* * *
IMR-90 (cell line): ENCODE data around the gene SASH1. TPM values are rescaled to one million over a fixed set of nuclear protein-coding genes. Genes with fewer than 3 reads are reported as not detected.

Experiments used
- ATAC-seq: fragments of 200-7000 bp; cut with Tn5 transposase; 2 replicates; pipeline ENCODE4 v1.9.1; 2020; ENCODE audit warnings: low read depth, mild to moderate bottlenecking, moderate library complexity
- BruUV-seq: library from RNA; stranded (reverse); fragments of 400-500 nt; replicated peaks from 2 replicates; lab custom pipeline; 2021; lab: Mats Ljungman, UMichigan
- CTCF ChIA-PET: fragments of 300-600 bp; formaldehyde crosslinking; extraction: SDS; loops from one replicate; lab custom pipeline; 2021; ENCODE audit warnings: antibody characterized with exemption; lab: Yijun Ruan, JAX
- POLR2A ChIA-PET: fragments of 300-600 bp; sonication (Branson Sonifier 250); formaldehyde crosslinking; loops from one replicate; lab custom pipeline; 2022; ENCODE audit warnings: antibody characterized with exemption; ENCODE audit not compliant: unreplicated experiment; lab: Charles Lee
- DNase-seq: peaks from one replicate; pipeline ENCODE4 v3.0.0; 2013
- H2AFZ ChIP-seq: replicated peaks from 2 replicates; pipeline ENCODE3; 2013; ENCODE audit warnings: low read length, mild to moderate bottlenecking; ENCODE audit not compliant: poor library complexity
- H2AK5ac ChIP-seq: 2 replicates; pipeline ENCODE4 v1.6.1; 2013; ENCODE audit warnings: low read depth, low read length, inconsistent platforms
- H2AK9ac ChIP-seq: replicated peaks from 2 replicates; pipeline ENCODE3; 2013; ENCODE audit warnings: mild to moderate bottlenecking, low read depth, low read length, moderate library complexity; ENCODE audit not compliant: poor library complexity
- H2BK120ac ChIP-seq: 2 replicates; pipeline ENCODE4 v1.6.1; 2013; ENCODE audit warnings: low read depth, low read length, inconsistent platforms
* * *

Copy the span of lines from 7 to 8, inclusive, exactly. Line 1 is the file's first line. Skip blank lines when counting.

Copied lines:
- DNase-seq: peaks from one replicate; pipeline ENCODE4 v3.0.0; 2013
- H2AFZ ChIP-seq: replicated peaks from 2 replicates; pipeline ENCODE3; 2013; ENCODE audit warnings: low read length, mild to moderate bottlenecking; ENCODE audit not compliant: poor library complexity